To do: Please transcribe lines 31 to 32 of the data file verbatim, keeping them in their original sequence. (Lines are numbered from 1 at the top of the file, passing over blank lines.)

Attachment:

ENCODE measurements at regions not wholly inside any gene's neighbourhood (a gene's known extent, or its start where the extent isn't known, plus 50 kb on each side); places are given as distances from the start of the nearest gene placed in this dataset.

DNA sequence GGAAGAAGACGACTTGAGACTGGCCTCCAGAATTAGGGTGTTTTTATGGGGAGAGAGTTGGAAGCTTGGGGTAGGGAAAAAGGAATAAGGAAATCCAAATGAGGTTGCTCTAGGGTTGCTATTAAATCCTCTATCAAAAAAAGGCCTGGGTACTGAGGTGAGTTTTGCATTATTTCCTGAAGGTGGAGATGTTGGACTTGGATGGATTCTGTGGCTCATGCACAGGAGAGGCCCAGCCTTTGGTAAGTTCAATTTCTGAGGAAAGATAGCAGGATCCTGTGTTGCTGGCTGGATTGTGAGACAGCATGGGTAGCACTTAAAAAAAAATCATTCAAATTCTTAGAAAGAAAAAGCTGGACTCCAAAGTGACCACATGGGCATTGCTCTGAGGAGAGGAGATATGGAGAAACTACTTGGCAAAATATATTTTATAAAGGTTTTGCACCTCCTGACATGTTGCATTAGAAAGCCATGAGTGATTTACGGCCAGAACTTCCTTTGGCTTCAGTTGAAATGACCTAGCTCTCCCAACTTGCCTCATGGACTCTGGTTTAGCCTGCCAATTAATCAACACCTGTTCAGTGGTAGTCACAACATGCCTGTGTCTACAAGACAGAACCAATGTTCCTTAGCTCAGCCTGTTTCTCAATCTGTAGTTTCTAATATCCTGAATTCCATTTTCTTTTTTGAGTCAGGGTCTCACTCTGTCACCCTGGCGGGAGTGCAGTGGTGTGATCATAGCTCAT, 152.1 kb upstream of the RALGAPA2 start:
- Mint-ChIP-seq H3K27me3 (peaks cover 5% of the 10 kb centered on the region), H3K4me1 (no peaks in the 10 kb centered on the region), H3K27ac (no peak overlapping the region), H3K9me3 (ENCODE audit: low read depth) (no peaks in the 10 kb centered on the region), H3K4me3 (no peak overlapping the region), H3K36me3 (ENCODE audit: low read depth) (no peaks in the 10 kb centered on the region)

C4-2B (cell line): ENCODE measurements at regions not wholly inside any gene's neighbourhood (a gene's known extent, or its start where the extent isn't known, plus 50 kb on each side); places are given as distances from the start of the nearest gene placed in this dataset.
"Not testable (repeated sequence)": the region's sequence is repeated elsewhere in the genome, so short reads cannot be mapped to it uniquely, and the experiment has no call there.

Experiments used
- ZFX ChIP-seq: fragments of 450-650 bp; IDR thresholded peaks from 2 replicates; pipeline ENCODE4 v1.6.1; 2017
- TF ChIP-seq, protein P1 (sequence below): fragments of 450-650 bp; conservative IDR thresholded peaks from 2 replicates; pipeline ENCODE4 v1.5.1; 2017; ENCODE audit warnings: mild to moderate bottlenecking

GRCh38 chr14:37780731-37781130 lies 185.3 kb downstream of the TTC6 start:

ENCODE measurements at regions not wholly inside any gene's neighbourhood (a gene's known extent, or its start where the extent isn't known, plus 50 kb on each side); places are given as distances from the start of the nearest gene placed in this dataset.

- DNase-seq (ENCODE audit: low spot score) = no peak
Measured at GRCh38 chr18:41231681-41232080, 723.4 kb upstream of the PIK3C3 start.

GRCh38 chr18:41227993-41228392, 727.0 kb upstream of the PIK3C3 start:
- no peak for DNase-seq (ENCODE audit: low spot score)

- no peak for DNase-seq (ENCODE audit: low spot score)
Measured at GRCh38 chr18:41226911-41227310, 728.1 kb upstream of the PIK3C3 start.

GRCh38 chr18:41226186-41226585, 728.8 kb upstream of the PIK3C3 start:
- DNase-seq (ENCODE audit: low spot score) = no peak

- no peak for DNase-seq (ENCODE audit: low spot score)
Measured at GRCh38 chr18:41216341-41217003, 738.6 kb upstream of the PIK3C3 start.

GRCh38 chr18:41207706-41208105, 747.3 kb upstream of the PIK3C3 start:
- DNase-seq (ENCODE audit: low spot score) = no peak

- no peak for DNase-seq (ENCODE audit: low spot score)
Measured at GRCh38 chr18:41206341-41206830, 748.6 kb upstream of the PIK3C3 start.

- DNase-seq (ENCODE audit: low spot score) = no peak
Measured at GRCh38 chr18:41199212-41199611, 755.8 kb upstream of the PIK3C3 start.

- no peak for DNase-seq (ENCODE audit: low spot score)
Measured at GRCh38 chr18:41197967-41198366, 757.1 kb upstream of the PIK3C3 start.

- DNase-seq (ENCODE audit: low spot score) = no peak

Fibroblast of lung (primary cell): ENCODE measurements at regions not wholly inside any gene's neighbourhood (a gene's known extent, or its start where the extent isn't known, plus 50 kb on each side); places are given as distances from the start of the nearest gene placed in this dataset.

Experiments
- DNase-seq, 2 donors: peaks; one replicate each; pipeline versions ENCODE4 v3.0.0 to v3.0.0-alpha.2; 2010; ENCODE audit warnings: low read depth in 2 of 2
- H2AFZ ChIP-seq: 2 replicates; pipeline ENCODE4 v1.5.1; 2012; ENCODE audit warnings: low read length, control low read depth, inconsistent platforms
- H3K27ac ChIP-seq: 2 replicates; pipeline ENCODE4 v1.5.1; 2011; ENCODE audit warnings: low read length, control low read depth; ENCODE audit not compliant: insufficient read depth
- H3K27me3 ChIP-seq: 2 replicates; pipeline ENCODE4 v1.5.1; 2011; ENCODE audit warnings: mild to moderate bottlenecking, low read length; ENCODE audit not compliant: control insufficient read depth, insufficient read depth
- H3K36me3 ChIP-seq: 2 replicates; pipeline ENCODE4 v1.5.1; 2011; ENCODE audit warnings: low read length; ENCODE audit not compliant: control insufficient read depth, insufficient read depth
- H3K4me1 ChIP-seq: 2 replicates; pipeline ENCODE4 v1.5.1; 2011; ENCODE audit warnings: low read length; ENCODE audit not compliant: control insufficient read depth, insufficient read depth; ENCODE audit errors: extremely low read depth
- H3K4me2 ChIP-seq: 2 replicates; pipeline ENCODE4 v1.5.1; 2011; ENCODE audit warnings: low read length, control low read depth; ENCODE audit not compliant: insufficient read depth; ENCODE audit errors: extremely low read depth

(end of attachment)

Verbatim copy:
Experiments
- DNase-seq, 2 donors: peaks; one replicate each; pipeline versions ENCODE4 v3.0.0 to v3.0.0-alpha.2; 2010; ENCODE audit warnings: low read depth in 2 of 2